(Arizona State University)

Arizona State University researchers using the Rankings data found that while community wealth does correlate with health, it is offset in some cases by the ways counties choose to invest, such as targeting resources to public health initiatives/policies and community health centers. The implications of this show that spending among existing public services may dramatically impact a community’s health.

Mining data to support actionable decisions
(New York Academy of Medicine)

Using the Rankings data, the New York Academy of Medicine brought “big data” procedures (machine learning data mining techniques) to identify clusters of counties with different levels of health outcomes based on complex interactions of various health factors that may be related to these outcomes. These analyses offer a straightforward method which may help local county/city officials better design and calibrate actionable and tractable areas to target policies for local health improvement.

The Rankings' impact on policy decisions
(Drexel University)

Whether through local health officers or media, news of a county’s ranking can spur change in the form of laws or regulations. But how does that happen? Drexel University’s research explored how the Rankings are used by communities, finding that rankings are useful for educating and raising awareness and are key for local health departments and groups with limited resources working to target their health improvement efforts. Another finding points to Rankings data as a helpful tool for engaging political officials on the need for broader action in partnership with those outside of healthcare when it comes to directing policy decisions that influence community health.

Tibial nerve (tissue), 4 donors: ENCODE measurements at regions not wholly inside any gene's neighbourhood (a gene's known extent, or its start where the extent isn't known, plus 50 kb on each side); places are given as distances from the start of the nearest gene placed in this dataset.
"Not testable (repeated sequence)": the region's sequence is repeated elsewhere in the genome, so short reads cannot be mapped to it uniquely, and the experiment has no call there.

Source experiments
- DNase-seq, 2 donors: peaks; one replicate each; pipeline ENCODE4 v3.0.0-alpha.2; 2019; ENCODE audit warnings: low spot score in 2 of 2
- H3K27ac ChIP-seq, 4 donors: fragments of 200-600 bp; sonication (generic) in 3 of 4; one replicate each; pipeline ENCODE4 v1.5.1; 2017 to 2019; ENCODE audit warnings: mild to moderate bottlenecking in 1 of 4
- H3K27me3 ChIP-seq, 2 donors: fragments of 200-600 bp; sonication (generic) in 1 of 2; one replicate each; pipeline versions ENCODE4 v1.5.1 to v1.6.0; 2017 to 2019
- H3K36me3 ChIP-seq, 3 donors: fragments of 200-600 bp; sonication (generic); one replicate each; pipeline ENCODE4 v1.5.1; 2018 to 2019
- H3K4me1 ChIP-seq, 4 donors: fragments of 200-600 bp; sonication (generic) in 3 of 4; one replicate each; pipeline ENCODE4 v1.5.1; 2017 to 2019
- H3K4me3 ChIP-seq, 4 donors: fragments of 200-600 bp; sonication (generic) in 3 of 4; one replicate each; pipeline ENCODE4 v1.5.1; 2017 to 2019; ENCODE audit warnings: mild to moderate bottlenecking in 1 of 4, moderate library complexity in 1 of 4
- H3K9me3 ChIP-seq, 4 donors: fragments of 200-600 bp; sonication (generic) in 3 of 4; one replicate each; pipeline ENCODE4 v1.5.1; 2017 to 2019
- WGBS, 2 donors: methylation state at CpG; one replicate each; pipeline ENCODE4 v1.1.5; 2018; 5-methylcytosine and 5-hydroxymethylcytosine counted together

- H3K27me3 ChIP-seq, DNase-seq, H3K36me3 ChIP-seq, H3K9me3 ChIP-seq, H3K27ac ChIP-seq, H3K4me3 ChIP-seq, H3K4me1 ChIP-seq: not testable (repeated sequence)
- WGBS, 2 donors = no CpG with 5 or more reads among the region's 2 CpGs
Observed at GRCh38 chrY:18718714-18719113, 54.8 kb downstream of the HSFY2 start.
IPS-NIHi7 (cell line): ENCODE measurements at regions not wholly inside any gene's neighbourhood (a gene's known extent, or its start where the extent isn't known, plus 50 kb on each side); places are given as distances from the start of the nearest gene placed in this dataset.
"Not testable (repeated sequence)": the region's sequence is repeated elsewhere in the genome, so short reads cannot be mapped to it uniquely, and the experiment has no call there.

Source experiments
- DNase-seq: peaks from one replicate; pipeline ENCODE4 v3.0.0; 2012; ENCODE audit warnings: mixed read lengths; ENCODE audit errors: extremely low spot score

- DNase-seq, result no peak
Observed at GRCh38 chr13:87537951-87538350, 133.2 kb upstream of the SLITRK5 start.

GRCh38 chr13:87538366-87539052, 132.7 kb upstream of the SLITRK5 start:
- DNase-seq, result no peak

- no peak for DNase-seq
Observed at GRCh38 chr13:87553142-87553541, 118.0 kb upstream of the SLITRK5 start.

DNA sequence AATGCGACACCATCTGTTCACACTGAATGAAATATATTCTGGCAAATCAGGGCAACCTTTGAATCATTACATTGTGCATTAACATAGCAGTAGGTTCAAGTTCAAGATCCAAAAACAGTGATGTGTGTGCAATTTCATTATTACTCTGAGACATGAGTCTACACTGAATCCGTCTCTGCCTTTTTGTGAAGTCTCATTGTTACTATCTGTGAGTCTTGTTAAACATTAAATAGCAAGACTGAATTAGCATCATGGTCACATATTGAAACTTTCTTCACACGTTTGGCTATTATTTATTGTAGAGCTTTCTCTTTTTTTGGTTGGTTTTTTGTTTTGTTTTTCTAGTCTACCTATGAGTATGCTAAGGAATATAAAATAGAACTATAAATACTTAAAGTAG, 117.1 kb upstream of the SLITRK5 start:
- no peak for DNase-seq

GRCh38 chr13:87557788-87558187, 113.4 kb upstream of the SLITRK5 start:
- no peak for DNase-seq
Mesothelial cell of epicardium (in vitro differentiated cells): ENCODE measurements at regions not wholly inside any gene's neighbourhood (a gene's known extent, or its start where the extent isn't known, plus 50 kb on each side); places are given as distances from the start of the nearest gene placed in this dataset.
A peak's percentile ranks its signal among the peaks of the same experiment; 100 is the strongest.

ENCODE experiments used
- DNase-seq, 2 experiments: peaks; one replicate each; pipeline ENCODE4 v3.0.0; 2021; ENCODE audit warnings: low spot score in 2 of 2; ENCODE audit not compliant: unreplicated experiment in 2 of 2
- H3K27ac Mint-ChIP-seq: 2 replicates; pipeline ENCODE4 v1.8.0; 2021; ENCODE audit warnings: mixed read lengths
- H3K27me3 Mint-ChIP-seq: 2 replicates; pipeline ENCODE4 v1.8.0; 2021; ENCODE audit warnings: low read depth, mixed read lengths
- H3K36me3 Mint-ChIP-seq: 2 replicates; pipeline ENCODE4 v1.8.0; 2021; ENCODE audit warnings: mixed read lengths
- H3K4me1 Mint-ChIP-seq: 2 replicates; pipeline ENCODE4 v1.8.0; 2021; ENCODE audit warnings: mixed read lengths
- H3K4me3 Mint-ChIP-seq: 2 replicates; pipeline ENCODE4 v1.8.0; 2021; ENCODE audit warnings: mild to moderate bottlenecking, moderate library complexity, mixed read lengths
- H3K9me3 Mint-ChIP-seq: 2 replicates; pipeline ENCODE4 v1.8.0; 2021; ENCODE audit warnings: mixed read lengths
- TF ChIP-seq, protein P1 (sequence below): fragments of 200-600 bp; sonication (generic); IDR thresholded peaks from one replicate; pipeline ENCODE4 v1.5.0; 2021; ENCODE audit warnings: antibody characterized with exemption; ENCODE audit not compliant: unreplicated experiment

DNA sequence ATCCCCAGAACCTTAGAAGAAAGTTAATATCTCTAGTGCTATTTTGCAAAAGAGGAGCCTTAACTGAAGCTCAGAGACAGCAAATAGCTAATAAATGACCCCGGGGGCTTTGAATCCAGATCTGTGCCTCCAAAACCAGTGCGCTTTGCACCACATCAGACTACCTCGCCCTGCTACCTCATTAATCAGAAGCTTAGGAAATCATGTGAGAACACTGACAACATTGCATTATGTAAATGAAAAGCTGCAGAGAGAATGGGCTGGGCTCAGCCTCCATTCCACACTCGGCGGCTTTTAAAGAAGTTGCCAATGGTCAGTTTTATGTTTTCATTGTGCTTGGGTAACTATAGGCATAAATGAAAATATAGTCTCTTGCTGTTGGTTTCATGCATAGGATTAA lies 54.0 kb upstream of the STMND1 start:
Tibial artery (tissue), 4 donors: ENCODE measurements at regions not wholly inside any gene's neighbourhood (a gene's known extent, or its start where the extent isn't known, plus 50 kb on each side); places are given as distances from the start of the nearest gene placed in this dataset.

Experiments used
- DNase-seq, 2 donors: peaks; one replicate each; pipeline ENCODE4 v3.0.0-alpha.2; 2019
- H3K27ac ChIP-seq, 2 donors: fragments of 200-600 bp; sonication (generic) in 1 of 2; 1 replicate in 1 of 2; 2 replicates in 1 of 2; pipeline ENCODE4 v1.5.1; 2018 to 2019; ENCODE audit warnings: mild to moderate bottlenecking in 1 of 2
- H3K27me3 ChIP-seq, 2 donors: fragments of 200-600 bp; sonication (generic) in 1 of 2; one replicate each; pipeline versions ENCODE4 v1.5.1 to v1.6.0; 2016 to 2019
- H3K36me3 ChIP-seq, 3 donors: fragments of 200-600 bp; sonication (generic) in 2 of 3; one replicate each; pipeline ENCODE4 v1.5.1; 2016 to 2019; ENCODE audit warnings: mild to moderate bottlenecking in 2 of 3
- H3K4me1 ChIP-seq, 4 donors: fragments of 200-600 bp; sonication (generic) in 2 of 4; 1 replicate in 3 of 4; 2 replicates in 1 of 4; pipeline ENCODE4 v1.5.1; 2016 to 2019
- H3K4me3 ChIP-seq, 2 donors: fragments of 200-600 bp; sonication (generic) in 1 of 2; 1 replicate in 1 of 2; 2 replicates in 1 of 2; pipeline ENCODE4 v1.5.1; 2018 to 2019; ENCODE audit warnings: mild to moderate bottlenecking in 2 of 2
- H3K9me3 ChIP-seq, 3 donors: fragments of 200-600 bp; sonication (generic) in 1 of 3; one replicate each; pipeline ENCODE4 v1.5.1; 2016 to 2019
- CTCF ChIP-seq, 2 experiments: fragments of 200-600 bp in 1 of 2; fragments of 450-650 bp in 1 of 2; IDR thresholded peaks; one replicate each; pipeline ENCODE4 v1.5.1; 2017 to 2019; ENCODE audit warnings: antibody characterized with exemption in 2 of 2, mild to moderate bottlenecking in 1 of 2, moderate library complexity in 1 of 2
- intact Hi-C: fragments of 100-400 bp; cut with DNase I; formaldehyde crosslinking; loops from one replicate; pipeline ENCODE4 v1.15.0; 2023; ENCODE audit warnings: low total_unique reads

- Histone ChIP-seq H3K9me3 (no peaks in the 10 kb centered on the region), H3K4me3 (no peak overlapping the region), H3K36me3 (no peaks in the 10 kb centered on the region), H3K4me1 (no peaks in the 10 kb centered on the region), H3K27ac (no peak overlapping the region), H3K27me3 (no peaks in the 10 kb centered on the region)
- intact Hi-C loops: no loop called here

The role of economic stress in well-being
(Washington State University and Clemson University, Healthways)

Washington State University and Clemson University in collaboration with Healthways investigated the degree to which county-level factors influence the effect of economic stressors, such as job insecurity or living from one paycheck to the next, on individual well-being outcomes as measured by the nationally representative Gallup-Healthways Well-being Index. Financial and professional concerns have a big impact on psychological well-being and can reveal health impacts beyond just employment statistics. Initial findings suggest that in healthier counties, the effects of income-related stress are diminished while the effects of employment-related stress are magnified in such contexts. This might mean, for example, that in a healthier community experiencing job instability may affect a person’s social contacts or sense of identity and cause more stress compared to a person in a less healthy community.